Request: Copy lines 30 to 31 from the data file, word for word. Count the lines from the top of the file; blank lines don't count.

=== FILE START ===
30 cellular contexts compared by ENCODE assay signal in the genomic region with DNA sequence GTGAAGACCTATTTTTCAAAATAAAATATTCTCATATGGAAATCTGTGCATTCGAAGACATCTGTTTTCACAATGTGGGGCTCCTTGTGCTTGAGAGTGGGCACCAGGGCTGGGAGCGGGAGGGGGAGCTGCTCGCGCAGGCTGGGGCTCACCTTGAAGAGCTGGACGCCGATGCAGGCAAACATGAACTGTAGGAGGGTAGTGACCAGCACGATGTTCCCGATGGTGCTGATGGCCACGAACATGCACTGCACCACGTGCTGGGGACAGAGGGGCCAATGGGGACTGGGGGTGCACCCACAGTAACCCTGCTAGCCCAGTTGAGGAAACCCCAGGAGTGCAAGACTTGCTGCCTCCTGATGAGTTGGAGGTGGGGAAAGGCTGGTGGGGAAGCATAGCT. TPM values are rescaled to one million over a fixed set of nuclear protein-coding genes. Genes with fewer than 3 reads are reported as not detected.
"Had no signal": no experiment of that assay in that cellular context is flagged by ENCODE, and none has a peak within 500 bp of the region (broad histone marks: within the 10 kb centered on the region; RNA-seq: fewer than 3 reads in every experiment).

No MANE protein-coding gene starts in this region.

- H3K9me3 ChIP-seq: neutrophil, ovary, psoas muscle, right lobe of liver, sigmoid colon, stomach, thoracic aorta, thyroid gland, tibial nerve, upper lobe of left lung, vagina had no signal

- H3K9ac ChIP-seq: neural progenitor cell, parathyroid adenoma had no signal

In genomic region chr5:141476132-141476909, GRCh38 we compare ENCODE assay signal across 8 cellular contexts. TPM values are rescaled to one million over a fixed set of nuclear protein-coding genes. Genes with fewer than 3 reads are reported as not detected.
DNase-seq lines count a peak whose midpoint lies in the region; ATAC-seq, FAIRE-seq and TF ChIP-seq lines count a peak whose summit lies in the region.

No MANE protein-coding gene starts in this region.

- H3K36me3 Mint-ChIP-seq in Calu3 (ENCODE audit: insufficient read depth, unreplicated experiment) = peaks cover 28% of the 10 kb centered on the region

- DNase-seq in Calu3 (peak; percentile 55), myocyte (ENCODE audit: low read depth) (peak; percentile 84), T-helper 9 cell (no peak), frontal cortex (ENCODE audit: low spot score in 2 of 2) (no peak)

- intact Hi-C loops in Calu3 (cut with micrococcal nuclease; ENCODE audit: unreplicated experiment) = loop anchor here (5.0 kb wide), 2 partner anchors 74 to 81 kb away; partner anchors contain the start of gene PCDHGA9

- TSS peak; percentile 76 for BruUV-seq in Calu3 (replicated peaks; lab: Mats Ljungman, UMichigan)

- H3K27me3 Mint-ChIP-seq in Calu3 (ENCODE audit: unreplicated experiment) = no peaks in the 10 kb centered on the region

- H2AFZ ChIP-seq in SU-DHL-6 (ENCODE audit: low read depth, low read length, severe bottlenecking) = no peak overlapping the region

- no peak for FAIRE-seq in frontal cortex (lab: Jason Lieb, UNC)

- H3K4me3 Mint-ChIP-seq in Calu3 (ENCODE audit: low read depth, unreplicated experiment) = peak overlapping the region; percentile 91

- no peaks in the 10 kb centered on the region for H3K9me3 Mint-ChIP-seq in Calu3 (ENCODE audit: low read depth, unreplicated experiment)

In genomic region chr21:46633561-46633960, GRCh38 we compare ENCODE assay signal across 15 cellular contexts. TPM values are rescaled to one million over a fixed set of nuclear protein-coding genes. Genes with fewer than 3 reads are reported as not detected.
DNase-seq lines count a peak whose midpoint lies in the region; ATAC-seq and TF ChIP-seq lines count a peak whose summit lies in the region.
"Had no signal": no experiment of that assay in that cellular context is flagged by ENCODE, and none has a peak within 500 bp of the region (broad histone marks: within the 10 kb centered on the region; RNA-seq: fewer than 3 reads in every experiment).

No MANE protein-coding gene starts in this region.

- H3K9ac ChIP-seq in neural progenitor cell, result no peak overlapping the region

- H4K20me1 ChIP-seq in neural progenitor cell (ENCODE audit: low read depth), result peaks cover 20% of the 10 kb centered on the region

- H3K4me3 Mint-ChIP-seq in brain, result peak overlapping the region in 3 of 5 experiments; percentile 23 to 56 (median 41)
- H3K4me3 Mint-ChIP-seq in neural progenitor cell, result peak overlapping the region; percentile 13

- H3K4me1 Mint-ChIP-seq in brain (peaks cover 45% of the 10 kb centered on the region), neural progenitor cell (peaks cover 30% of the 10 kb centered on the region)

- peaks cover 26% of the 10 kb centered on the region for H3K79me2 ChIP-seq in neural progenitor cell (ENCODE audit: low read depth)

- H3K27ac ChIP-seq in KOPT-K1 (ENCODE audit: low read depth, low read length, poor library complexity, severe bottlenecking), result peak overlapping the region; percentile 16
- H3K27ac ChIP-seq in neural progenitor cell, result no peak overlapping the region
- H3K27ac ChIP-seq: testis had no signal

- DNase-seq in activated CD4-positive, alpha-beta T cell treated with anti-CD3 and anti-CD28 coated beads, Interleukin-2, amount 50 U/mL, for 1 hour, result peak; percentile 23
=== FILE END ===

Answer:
- H3K27ac ChIP-seq: testis had no signal

- DNase-seq in activated CD4-positive, alpha-beta T cell treated with anti-CD3 and anti-CD28 coated beads, Interleukin-2, amount 50 U/mL, for 1 hour, result peak; percentile 23